Hand-picked appointment of judges and the fact that their permanence in their posts depends on the same hand that picked them up threaten independence and impartiality of the Judicial Branch of Power in Venezuela.
This warning was issued by Gabriela Knaul, UN Special Rapporteur on the Independence of Judges and Lawyers, during the conference she gave on June 4 at the Andrés Bello Catholic University (UCAB), in Caracas, in which she stated: “Appointing judges through mechanisms that are not based on objective criteria jeopardizes judicial independence, because these appointments can respond to political convenience.”
Knaul’s opinion contradicts the thesis of the Supreme Tribunal of Justice (TSJ) president, Justice Luisa Estella Morales, who in June 2010 stated: “The appointment as provisional, accidental or permanent judge does not change their independence, because this latter lies on other elements, such as not interference of any force or opinion with their decisions. Moreover, temporary judges’ rulings are as independent as those handed by permanent judges.”
What is the difference between permanent and temporary judges? The former come to their posts after being submitted to a series of tests and, therefore, they cannot be removed unless a process declaring them guilty of any fault has taken place; whereas the latter are appointed by the Supreme Tribunal of Justice (TSJ), upon review of their credentials. Although the Judicial Code of Ethics provides for that the dismissal of temporary judges requires a process similar to that for permanent judges, the TSJ has been ignoring this requirement and continues to remove them by alleging that “their appointment was declared void.”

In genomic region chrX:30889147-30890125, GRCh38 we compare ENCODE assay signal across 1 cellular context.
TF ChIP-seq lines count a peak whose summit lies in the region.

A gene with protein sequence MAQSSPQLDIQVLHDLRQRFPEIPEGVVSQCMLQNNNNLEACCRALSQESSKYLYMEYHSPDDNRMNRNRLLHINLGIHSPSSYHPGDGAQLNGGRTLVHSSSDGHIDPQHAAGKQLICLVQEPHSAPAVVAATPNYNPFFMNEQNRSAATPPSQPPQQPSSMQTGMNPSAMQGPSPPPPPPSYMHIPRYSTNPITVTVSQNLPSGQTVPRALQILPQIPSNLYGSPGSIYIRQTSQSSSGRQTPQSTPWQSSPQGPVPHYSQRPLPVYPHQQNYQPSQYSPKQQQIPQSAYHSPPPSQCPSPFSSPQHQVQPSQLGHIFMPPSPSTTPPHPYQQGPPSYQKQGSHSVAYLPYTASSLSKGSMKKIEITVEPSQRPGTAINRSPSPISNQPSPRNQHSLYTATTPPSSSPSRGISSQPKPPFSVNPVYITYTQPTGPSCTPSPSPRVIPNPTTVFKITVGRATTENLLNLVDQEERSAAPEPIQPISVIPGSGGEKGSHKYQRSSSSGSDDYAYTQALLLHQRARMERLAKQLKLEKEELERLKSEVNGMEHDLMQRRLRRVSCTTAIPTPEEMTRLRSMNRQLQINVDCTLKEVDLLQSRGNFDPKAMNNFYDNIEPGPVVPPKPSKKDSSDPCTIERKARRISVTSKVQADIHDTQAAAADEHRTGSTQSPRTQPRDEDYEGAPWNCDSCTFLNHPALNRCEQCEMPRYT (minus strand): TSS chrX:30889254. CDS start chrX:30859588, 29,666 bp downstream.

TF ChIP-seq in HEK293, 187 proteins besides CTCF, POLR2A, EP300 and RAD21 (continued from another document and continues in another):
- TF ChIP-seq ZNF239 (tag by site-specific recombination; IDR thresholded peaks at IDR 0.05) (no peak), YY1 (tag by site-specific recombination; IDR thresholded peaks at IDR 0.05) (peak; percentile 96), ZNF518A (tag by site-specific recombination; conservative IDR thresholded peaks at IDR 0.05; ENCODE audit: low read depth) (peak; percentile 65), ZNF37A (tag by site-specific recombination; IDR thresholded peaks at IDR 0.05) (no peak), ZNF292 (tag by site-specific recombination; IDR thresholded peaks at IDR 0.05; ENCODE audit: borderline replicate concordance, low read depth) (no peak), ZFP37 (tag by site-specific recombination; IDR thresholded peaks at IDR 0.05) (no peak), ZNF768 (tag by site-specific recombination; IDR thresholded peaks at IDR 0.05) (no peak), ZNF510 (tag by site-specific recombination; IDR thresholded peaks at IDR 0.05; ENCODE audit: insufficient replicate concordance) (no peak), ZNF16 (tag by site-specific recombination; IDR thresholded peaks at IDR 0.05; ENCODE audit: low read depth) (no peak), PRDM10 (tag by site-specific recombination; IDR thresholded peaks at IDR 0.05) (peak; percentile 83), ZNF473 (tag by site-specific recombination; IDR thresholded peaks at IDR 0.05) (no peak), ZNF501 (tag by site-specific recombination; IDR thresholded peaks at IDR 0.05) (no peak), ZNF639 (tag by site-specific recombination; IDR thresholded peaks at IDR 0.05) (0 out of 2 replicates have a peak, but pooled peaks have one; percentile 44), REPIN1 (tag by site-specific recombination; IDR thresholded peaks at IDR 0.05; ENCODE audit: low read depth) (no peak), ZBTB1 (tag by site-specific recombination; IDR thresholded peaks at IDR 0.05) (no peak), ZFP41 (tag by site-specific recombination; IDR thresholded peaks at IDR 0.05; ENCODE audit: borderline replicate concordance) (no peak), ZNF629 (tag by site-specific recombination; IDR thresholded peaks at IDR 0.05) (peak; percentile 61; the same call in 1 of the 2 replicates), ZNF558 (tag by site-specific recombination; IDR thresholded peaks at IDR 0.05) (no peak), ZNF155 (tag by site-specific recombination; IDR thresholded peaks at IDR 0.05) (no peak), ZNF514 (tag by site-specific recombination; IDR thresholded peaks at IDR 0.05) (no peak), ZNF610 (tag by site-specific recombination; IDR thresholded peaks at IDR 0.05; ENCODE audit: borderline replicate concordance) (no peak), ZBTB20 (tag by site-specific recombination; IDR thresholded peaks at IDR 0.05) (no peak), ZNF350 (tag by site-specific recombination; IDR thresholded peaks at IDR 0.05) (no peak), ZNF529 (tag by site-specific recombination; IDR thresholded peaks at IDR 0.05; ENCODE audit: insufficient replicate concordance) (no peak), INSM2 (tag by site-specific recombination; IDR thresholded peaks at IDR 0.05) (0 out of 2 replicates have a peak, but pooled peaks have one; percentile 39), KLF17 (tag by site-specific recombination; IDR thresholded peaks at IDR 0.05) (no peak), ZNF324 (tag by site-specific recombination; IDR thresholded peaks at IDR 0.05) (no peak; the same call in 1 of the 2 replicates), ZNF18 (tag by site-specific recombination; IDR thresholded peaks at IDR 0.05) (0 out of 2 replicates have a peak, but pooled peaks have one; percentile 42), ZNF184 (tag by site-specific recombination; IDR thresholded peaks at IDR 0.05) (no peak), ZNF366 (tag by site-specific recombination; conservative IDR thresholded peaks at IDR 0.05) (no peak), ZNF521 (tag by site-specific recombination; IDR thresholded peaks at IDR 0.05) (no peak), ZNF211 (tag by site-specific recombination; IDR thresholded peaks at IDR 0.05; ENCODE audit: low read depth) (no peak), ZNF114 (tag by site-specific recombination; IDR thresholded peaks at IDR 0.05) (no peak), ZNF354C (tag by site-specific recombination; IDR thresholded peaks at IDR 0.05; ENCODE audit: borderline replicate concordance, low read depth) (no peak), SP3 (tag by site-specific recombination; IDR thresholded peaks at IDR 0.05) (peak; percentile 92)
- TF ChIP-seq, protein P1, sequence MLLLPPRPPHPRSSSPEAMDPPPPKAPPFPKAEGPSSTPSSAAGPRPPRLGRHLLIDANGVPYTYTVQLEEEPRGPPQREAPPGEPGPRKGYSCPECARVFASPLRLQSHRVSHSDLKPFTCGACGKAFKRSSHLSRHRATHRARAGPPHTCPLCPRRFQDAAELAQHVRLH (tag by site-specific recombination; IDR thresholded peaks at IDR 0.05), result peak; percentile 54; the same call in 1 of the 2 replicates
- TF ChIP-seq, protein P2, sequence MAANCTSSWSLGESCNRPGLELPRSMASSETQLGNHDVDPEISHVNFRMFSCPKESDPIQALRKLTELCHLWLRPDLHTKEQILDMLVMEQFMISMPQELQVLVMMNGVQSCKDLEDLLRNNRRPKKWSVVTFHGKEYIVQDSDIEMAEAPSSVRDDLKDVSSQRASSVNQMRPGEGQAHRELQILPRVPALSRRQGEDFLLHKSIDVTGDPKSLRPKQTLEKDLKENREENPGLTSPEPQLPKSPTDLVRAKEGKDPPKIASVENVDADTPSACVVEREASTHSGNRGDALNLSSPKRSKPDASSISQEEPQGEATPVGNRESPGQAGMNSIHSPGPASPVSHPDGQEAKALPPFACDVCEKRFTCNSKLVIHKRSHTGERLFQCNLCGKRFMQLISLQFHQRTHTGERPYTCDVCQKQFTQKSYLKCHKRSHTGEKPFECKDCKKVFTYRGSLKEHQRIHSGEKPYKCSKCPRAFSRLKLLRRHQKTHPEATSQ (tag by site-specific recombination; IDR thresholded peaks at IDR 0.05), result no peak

In Venezuela, more than 50% of the 1,900 judges are temporary.
The Rapporteur also criticized that judges may lose their posts all of a sudden and without having been submitted to disciplinary processes, just because someone believes that “they can be intimidated or prosecuted.” Read More…